As explained, there is nothing wrong in being job-oriented towards a profession. Valuing the paycheck above all else doesn’t have any drawbacks. It depends entirely on the recruiter whether he/she deems the skills of the employee valuable enough.

In conclusion, there isn’t a right or wrong as far as the choice between career and job is concerned.

Career vs Job: A Summary

Having discussed all the degrees of separation between career and job, we finally conclude our study with a comprehensive tabular analysis summarizing the points made earlier.





It is a journey in search of professional fulfillment in a particular line of work 

It is a service performed by an individual in exchange of payment. Main motive of any job oriented person is to make money


Spans the entire professional life of a given individual

Time is pre-determined between employer and employee through written contract or verbal agreement in small-scale enterprises


Far-sighted vision is necessary to plan a successful career

Job-oriented people operate on a short-sighted vision as they hump on any opportunity to increase their paycheck


Income can be slow to begin with, but by sticking to a set plan, income does grow exponentially

Income is steady and incremental, but exponential rise is nearly impossible


Some kind of formal education necessary to build upon

Depends typically on the service to be provided. May or may not be required


More likely to take risks to take the next defining step on a path to a successful career

Very stable as job-oriented employee ideally value job security above all else

The Tri-Junction of Talent, Passion and Marketability

Consider the Venn diagram above.

The three major pillars of skill development in the modern world, talent, passion and marketability; have been depicted remarkably in the figure. This is where we can also understand the fundamental difference between a job and a career.

We shall discuss each of the three factors before discussing the intersecting areas in the diagram separately.

Career after MBA

The tri-junction of talent, marketability and passion throws up some interesting scenarios

  1. Talent

To put it quite simply, talent is something you’re good at.

A given individual can be talented in a number of different fields. The important factor to note here is the level of talent an individual might have. A child might be talented enough to be the best cricketer in his neighborhood. This however doesn’t mean the child is at par with international cricketers. To reach that level, the child will have to develop his talent.

This is an important point to note regarding talent. Without developing a talent through constant practice and hard-word, any amount of talent is as wasteful as a rusted sword permanently placed in a scabbard.

  1. Marketability

Marketability is essentially a symbol of the demand of a particular product or service.

Whether a product will attract certain sections of the society or not is determined by its marketability. A Class XII Physics textbook is marketable only to science student studying in Class XII. Selling the textbook to a history student is an exercise in futility.

Similarly, marketing the Harry Potter book series is a much easier endeavor due to its widespread appeal. Readers from a variety of age groups have found the series interesting, so it essentially is a very marketable product.

  1. Passion

To many passionate people, passion has become a very low-stakes label. The overuse of the word often undermines its true significance.

Passion has many meanings, but in this context it refers to an endless ravine of enthusiasm. Unlike the previously mentioned factors which can change over time, a person can never truly give up or lose his/her passion.

Unlike many things in life, passion is not dictated by money, markets, skills or attributes. It is an unexplainable dedication towards any particular field.

People can change their name, religion, identity, and interests, but they can never change their passion. In a world where identity has become a reason for endless controversy, a person’s passion defines who his/her character.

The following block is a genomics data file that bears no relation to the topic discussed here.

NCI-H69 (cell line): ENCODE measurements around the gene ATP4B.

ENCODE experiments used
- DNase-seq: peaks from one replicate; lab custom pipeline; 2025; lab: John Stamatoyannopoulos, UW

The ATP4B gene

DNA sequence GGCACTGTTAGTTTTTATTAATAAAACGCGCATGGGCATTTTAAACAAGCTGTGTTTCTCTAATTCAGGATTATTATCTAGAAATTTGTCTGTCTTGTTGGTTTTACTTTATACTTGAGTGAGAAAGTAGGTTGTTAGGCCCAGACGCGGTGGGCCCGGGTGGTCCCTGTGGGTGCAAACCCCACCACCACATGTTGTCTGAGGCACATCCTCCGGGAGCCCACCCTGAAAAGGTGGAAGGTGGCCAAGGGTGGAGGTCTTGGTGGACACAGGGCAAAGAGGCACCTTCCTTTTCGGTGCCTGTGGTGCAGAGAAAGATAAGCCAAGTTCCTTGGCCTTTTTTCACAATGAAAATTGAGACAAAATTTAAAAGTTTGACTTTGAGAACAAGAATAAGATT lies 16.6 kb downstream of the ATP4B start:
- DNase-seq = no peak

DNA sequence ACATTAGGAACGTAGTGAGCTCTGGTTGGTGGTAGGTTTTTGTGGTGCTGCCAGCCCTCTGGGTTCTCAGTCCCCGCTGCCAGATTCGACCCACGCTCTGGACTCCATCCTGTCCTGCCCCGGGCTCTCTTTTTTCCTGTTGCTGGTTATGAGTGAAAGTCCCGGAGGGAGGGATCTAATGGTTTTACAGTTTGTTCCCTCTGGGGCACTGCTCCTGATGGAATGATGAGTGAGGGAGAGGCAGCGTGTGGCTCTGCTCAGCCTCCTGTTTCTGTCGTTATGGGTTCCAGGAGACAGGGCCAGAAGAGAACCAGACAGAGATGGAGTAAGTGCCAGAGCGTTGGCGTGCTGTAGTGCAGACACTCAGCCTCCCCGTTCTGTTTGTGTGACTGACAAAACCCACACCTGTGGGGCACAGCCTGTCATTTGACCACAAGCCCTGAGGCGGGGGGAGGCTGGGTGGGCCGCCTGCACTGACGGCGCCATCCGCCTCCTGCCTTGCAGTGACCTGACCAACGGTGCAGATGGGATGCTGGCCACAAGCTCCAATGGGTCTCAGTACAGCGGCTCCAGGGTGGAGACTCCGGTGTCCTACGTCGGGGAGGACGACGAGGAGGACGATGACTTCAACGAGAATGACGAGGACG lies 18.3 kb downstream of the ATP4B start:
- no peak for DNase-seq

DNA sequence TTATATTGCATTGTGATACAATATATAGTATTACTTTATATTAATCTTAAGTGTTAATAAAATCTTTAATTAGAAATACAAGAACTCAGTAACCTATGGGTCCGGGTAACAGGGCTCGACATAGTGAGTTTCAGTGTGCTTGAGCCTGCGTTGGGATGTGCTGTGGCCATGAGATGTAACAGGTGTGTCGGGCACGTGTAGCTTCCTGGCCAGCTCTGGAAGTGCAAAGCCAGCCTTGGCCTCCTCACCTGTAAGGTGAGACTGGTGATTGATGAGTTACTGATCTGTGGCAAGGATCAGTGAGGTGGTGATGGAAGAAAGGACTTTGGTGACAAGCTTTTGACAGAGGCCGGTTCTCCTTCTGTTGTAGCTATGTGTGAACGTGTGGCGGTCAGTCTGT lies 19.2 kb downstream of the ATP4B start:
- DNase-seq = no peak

Having discussed each of the three factors individually, we will now discuss instances when each of these factors overlap.

  1. Talent + Marketability = Job

The first instance can be termed ‘plain and simple’ to say the least. If somebody is talented in a certain line of work and if such a talent has marketable value, the scenario leads to job placement.

These factors have to work in conjunction to lead to optimal results. This has been explained below

  1. Low Talent + Low Marketability = Low Paying Job
  2. Low Talent + High Marketability = Medium Paying Job
  3. High Talent + Low Marketability = Medium Paying Job
  4. High Talent + High Marketability = High Paying Job

The above assumptions are generic in nature and should not be conflated with pure facts.

A highly marketable job coupled with a high level of talent in an individual often leads to the best possible job. While marketability is something out of control for a given individual, talent development is something every job applicant can control.

  1. Talent + Passion = Hobby

Without marketability, talent and passion generally become a hobby.

A hobby is firstly derived from passion. Without having pure enthusiasm and joy, a hobby is simply another chore. Combined with a certain amount of talent, a passion becomes a hobby.

  1. Marketability+ Passion= Supporter (fan)

Consider every cricket fan in India and you will have your answer.

  1. Talent + Marketability + Passion = Career

At the centre of the Venn diagram is Career. Combining aspects of each of the three factors in professional life, we get career.

The need for all three factors to make a successful career is very crucial. The most successful careers are achieved by those who can combine each of these factors to their optimal level.

As evident, the only difference between a job and a career is passion. If a professional is talented enough in a mainstream marketable profession, he/she also needs to be passionate enough to reach the highest level. Career tests have become famous for this very reason. As they can predict a person’s career based his/her response to a certain line of questioning.

Even with copious amounts of talent, without passion a profession simply becomes a job. It may be a high-paying job, but it will not be fulfilling for the professional in question. Many quandaries in the education sector regarding career counseling and the fall in quality of mainstream courses can also be observed objectively using this diagram.